No Pasa Nada

Nicole Von Wilczur
September 16, 2016

Today is Thursday September 15th. It’s been almost two weeks now since my feet touched the soil of a different country for the first time in my life. It’s currently 7:33pm, and I’m lying in my bed in my Spanish homestay with no intentions of leaving any time soon. I can’t help but be reminded how we were told on the first day of orientation that this is exactly the type of behavior we shouldn’t be doing and wonder if I’m wasting my time staying inside when there’s a world of things to do and people to meet right out my front door.

Lately, I’ve been trying to give myself a break because I’ve felt tired. It isn’t the same kind of tired that I felt the first day I arrived in Spain after missing out on thirty-two hours of sleep, and it isn't the same kind of tired I experienced right after our program’s 10 mile hike around the mountains and beaches of Cabo de Gata. It’s the kind of tired, I believe, that comes with being an outsider in a new place.

Everyday, amongst the beauty and excitement all around Granada, I have experienced a kind of sensory overload. With every conversation I have, I must use my fullest attention to catch every word. There’s an ongoing translation happening in my head, and anytime I have to speak I suddenly forget anything I know about Spanish and feel like a complete fool as I stutter out a response. Add to that the pressures of making friends, finding my way around winding streets, and being constantly surrounded by other people, for an introvert like myself, it’s no surprise that I currently feel exhausted. While I’ve had so many amazing experiences being abroad thus far, I also haven’t had enough time to just be.

In Granada, there’s a phrase called “no pasa nada”. Per day I hear it at least twenty times- in class, at home, and on the streets. The literal translation is “nothing happens”, but it’s used instead as a way to tell someone “no worries”. So just like my host mom says anytime I can’t open the door to my home stay or misplace my keys, or how my Program Director told me when I accidently siesta’d through our first meeting (Sorry again, Javier), I’m trying to constantly tell myself “no pasada nada” anytime I worry about missing out on something or experience any other minor inconvenience.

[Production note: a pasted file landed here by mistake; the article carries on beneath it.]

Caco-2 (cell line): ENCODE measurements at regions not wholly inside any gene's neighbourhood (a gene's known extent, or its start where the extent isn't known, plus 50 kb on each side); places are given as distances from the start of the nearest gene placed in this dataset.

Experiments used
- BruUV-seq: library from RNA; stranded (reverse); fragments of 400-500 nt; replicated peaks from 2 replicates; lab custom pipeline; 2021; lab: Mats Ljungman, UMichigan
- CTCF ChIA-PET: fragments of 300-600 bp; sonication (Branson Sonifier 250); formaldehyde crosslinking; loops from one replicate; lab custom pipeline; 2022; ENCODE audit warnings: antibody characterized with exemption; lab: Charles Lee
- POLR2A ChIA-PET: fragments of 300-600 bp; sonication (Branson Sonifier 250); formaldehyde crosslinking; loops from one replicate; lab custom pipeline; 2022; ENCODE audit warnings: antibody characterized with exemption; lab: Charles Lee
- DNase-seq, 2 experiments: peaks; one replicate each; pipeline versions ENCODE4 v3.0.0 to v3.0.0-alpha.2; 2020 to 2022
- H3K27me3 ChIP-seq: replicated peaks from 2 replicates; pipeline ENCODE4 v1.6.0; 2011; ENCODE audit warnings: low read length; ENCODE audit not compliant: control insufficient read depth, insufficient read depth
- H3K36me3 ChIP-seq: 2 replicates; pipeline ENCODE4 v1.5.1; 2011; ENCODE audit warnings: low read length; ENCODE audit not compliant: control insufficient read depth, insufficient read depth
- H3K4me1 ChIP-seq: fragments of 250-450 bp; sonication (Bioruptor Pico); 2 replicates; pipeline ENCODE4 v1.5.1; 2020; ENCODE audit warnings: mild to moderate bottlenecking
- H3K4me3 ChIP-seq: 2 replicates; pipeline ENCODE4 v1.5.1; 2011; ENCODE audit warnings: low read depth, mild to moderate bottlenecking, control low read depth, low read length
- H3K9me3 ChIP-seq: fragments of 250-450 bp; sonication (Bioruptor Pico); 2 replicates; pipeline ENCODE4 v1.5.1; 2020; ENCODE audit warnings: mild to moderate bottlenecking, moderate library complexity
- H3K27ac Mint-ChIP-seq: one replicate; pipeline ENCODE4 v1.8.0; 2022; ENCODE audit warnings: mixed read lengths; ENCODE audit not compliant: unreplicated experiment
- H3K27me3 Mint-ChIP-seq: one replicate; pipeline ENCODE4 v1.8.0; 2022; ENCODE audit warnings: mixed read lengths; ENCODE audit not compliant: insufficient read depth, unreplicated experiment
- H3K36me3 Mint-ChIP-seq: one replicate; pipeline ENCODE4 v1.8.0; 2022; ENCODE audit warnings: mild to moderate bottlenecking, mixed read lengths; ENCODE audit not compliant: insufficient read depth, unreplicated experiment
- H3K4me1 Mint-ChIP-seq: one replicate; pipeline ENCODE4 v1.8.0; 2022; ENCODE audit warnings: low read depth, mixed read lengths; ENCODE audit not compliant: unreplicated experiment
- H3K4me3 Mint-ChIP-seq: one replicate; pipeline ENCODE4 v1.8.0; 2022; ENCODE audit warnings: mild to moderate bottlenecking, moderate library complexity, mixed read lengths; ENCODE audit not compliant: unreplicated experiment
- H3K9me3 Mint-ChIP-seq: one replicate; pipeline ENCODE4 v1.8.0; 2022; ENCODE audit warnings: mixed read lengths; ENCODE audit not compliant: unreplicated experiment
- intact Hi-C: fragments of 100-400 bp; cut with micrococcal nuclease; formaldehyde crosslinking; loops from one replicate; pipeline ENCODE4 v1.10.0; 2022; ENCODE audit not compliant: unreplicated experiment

Tonight, while my friends and classmates play soccer and go out to eat together, I’m reminding myself that it’s okay to be alone sometimes. I’m reminding myself that it’s only been two weeks of four months, and that there is still plenty of time to explore and meet new people, and that while it is important to try new things and acclimate to the different lifestyle of this country, taking care of myself first, is the most important thing of all.

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Nicole Von Wilczur

My name is Nicole von Wilczur, from Phoenix, Arizona. I'm a rising college junior attending Bowdoin College in Brunswick, Maine. When I'm not studying, I enjoy fighting for social justice, being outdoors, photography, and learning to recite the lyrics to 90's and early 2000's rap songs. I've never traveled outside of the US, so I am very excited for the opportunity to be studying abroad in Granada, Spain, and sharing my experiences with you!

2016 Fall
Home University:
Bowdoin College
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